An outline for restoration in the detritus of the old world
The Trap of the Tragic Style
Writers often receive questions they hate to answer. Unsurprisingly, those questions are the ones readers most commonly ask. The questions are not illegitimate or impossible to answer, it's just that they tug on a reality that can't be easily encapsulated into a tidy response. And the readers who ask these questions are sincerely pursuing their curiosity, and are hard to dismiss. I can think of more than a few irritating questions that I frequently encounter, but most of all, there is a certain hard inquiry that I call "the request for optimism". It sounds something like this:
Dave, with all of the bad things going on, don't you have anything optimistic to give the audience? We need something to look forward to and to hope for! We need "White Pills"!
The question is sincere. But I still hate it because of how I am forced to answer it. There are only two ways to respond and each feels cheap and reminiscent of a type of grifting.
The first option, predictably, is just to give the people what they want. People want optimism. They don't even care if it's true. It might be nothing but pretty words and Pollyanna-style flattery, but people can never get enough of it. Here, I can't help but think of the career of Dr. Steve Turley who somehow, after the better part of a decade preaching optimism in the face of continuing defeat, still manages to maintain a fanatic fanbase. In Turley World, every day is the day of “total conservative victory”, the turning point where the Democrat Party and the progressive mainstream crumble, where the ascendency of populism becomes inevitable. Turley can't stop winning and he keeps winning, every single day as the conservative movement he represents crumbles. Still, the good Doctor's fans always return. Optimism, even the futile kind, is very good business.
But selling false hope has never really been my thing. So I am inevitably drawn to an alternative response to the "request for optimism" that could be called the "tragic style". It sounds something like the following.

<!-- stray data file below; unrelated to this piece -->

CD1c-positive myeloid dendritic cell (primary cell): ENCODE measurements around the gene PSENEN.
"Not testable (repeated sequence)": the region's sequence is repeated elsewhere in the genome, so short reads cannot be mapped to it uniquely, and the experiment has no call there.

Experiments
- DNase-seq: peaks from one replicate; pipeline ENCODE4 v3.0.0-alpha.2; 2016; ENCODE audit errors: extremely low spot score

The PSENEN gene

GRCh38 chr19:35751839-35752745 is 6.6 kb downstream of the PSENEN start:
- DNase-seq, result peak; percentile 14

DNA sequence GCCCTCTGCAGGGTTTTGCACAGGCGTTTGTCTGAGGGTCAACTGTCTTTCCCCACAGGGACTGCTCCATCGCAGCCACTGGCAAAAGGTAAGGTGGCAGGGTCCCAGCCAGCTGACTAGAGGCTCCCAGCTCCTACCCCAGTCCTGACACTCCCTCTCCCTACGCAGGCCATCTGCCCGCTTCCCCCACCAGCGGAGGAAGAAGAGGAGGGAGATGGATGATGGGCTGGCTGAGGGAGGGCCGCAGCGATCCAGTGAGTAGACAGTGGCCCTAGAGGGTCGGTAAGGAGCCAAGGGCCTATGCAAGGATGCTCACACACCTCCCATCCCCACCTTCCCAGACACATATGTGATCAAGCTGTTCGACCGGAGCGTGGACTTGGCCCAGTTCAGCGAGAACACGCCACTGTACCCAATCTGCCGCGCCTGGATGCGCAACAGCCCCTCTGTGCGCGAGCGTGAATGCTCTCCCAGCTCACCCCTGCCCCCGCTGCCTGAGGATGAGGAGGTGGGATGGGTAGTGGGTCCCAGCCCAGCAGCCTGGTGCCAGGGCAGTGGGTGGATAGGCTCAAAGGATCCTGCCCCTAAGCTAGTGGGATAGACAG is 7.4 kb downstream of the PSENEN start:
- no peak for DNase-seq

Listen, these are hard times. But remember that no regime is forever. Even as we continue to lose, our enemies' decline is faster than our own. And most of all, we have God on our side, who reigns eternally and to whom we owe ultimate trust.
I believe this is the correct response. It hits on all the right points. It outlines the right general direction for right-wing disposition. And, fundamentally, I believe it to be true. But I still hate reciting it to readers because it echoes the bland and meaningless platitudes of the old gelded conservative movement, a type of self-pitying sophism that once entrapped me.
I am somewhat embarrassed to admit it, but much of my career in blogging is formed by a desire to avoid being like the conservatives who once were so influential on my intellectual development. I know that being a natural pessimist, I was always going to be an ideal target for the conservative brand. And I don't consider my pessimism an altogether bad thing. It has served me well in the past. Pessimism drew me away from many of the false idols that entrapped my peers. Pessimism was the rock in my boot that kept me from sliding into comfortable complacency. Pessimism was one of the first reasons that I started looking for more elevated things, not initially from a genuine spiritual desire, but because I could feel the earth sliding away beneath my feet and it felt like time to seek out higher ground.
But pessimism traps one’s thinking in a mode of indolent defeatism, more wallowing than realistic, dripping with excuses to retreat into maudlin self-pity and functional indifference. And, in 2023, is there anything that better characterizes mainstream conservative thought? For all their references to Roger Scruton and Russel Kirk, the main product of modern conservatism seems to be a type of learned helplessness that seeks to disguise itself behind wistful words and the romantic idea that you are going to be the witness to your own civilization’s destruction, with little more to offer the next generation than the words spoken in irony, "I told you so".